In the Washington Post this week, Janice Schuster spotlighted hospitals' efforts to prevent compassion fatigue in their nursing staff by offering creative arts classes and programs.
Fatigue therapy improves nurses' ability to provide care
According to Cynda Hylton Rushton of the School of Nursing at Johns Hopkins University, nurses at high risk of compassion fatigue and are more likely to feel "overwhelmed and depleted." She notes that front-line staffers "must confront the limits of what medicine can do for people," which can make them "feel helpless or have a sense that they are not actually helping."
Rushton notes that patients suffer when a clinician struggles with burnout or fatigue. As such, providing breaks and activities that prevent professional burnout improves care and patient outcomes, Rushton told the Post.
Nurse practitioner Barbara Lombardo—who has conducted research on compassion fatigue—says preventing burnout is mostly about the basics. For example, she urges facilities to ensure that nurses are taking their breaks, getting outside, or simply taking a breath. She also recommends that nurses "[f]ollow healthy living interventions," such as exercising and eating healthfully.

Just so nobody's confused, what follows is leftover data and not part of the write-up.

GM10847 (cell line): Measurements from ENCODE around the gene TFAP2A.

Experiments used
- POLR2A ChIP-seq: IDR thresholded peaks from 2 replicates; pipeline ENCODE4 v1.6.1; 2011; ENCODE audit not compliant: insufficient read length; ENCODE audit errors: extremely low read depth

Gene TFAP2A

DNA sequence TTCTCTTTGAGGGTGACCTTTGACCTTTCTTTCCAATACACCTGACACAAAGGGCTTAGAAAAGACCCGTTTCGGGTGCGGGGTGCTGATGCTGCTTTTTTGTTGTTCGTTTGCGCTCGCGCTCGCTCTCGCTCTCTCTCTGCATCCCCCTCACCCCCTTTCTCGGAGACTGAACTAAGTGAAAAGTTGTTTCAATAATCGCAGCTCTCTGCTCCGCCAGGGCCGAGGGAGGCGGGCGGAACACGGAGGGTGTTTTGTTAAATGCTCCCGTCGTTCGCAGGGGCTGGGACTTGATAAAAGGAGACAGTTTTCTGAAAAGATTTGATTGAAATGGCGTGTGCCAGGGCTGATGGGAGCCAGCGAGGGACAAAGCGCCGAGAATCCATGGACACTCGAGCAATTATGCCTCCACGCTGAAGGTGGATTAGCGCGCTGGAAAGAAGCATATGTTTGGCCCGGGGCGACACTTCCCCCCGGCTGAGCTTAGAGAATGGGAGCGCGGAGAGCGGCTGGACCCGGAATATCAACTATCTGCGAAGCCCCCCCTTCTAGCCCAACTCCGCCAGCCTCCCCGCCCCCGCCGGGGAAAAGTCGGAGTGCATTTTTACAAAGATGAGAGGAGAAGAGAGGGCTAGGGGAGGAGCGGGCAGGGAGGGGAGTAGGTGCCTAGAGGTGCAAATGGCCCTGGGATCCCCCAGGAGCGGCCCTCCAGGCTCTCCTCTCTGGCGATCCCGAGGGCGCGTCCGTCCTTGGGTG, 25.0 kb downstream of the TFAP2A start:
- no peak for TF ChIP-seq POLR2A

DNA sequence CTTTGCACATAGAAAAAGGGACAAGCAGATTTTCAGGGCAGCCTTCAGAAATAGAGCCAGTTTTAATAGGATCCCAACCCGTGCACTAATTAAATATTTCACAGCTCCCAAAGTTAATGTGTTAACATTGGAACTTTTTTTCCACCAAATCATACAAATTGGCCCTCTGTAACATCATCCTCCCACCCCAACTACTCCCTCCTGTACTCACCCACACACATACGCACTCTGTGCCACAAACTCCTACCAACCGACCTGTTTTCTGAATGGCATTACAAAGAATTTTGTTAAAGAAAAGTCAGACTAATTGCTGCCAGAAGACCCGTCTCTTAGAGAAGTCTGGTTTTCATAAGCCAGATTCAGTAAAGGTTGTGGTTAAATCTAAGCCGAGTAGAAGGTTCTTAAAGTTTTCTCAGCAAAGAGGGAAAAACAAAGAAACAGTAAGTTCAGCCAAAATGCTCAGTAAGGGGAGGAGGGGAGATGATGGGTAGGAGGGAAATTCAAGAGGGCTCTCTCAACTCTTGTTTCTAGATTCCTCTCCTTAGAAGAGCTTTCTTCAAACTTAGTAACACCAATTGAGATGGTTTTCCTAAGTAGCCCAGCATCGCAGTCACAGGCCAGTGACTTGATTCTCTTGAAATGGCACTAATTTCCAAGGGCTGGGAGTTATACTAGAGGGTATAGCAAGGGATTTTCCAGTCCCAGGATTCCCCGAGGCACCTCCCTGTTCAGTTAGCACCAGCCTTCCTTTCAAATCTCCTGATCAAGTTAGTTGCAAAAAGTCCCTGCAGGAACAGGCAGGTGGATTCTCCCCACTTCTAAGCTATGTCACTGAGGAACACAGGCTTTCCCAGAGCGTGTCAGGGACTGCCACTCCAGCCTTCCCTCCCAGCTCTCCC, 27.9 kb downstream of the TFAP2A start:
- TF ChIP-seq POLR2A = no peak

"There are things people can do in just a few minutes to refocus on themselves," Lombardo added.
- Burnout isn't just an issue facing nurses. Learn how the Advisory Board can help you measure and address physician burnout.
Hospitals offer art classes to combat fatigue
At the Georgetown Lombardi Comprehensive Cancer Center in Washington, D.C., officials have taken burnout prevention a step further by offering an arts and humanities program where clinicians can work through compassion fatigue by painting, quilting, journal writing, dance, and stretching.
The sessions give staff members an opportunity "to say something about their experiences, to solve problems, to come to terms with what they've experienced," says program director Nancy Morgan.
Through the program, volunteers and paid professionals teach clinicians stress management and how to develop coping skills through the arts-focused offerings.
At Inova Mount Vernon Hospital, nurses can attend knitting classes intended to help them cope with work stress. Nurse manager Freda Osei—who initially was skeptical of the classes—says, "it was great just learning a new skill. It was so calming. After I learned the initial stitches, I just went home and kept going" (Schuster, Post, 6/10).